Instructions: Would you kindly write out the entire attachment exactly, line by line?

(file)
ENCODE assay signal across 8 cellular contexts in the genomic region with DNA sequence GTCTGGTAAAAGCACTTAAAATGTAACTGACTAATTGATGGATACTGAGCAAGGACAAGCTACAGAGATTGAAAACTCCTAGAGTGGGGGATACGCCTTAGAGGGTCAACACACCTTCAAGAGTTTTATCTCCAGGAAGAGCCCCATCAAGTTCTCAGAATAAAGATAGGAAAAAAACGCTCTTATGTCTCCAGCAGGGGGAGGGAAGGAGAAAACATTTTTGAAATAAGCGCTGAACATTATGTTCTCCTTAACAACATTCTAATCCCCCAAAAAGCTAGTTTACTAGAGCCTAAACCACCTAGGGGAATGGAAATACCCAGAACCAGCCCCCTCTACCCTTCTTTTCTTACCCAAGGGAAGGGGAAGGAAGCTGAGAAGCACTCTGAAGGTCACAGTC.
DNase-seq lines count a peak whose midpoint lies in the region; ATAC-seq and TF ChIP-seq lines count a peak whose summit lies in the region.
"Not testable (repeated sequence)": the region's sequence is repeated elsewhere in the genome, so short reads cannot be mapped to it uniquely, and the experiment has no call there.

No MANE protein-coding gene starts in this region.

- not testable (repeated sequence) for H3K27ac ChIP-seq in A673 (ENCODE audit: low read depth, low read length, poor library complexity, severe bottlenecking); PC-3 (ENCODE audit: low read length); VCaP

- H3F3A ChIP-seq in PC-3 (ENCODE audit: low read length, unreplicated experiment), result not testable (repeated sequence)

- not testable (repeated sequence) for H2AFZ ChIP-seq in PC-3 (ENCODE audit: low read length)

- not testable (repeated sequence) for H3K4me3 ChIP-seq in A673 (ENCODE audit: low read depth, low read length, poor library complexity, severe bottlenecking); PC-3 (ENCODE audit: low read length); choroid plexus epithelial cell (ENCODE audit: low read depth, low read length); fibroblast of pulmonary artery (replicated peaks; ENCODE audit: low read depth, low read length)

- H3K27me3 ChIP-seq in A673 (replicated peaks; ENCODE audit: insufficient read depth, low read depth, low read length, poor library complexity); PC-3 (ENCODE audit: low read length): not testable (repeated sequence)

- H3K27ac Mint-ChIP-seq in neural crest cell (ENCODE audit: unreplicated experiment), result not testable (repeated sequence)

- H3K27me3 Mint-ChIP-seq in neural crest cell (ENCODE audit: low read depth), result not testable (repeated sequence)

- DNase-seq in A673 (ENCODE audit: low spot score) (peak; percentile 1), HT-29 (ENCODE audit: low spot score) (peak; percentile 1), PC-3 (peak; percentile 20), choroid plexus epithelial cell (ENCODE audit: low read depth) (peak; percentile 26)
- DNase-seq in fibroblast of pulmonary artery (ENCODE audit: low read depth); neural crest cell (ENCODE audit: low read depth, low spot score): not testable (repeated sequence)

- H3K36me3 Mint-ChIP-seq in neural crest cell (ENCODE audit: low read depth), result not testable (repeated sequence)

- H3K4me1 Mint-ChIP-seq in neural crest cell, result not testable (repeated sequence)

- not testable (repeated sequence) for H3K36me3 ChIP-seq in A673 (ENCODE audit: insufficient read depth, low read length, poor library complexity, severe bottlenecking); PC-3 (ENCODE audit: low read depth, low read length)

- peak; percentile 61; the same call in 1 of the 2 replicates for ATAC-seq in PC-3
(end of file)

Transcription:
ENCODE assay signal across 8 cellular contexts in the genomic region with DNA sequence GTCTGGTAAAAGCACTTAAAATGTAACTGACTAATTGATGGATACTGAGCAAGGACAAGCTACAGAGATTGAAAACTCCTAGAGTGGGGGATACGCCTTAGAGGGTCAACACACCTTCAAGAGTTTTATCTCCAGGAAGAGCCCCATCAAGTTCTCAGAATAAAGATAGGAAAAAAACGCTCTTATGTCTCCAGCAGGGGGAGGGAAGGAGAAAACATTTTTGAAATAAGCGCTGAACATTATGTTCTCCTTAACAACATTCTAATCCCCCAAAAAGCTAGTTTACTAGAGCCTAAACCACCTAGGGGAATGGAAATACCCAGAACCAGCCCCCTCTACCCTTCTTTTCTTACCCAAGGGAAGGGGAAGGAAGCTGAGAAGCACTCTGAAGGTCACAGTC.
DNase-seq lines count a peak whose midpoint lies in the region; ATAC-seq and TF ChIP-seq lines count a peak whose summit lies in the region.
"Not testable (repeated sequence)": the region's sequence is repeated elsewhere in the genome, so short reads cannot be mapped to it uniquely, and the experiment has no call there.

No MANE protein-coding gene starts in this region.

- not testable (repeated sequence) for H3K27ac ChIP-seq in A673 (ENCODE audit: low read depth, low read length, poor library complexity, severe bottlenecking); PC-3 (ENCODE audit: low read length); VCaP

- H3F3A ChIP-seq in PC-3 (ENCODE audit: low read length, unreplicated experiment), result not testable (repeated sequence)

- not testable (repeated sequence) for H2AFZ ChIP-seq in PC-3 (ENCODE audit: low read length)

- not testable (repeated sequence) for H3K4me3 ChIP-seq in A673 (ENCODE audit: low read depth, low read length, poor library complexity, severe bottlenecking); PC-3 (ENCODE audit: low read length); choroid plexus epithelial cell (ENCODE audit: low read depth, low read length); fibroblast of pulmonary artery (replicated peaks; ENCODE audit: low read depth, low read length)

- H3K27me3 ChIP-seq in A673 (replicated peaks; ENCODE audit: insufficient read depth, low read depth, low read length, poor library complexity); PC-3 (ENCODE audit: low read length): not testable (repeated sequence)

- H3K27ac Mint-ChIP-seq in neural crest cell (ENCODE audit: unreplicated experiment), result not testable (repeated sequence)

- H3K27me3 Mint-ChIP-seq in neural crest cell (ENCODE audit: low read depth), result not testable (repeated sequence)

- DNase-seq in A673 (ENCODE audit: low spot score) (peak; percentile 1), HT-29 (ENCODE audit: low spot score) (peak; percentile 1), PC-3 (peak; percentile 20), choroid plexus epithelial cell (ENCODE audit: low read depth) (peak; percentile 26)
- DNase-seq in fibroblast of pulmonary artery (ENCODE audit: low read depth); neural crest cell (ENCODE audit: low read depth, low spot score): not testable (repeated sequence)

- H3K36me3 Mint-ChIP-seq in neural crest cell (ENCODE audit: low read depth), result not testable (repeated sequence)

- H3K4me1 Mint-ChIP-seq in neural crest cell, result not testable (repeated sequence)

- not testable (repeated sequence) for H3K36me3 ChIP-seq in A673 (ENCODE audit: insufficient read depth, low read length, poor library complexity, severe bottlenecking); PC-3 (ENCODE audit: low read depth, low read length)

- peak; percentile 61; the same call in 1 of the 2 replicates for ATAC-seq in PC-3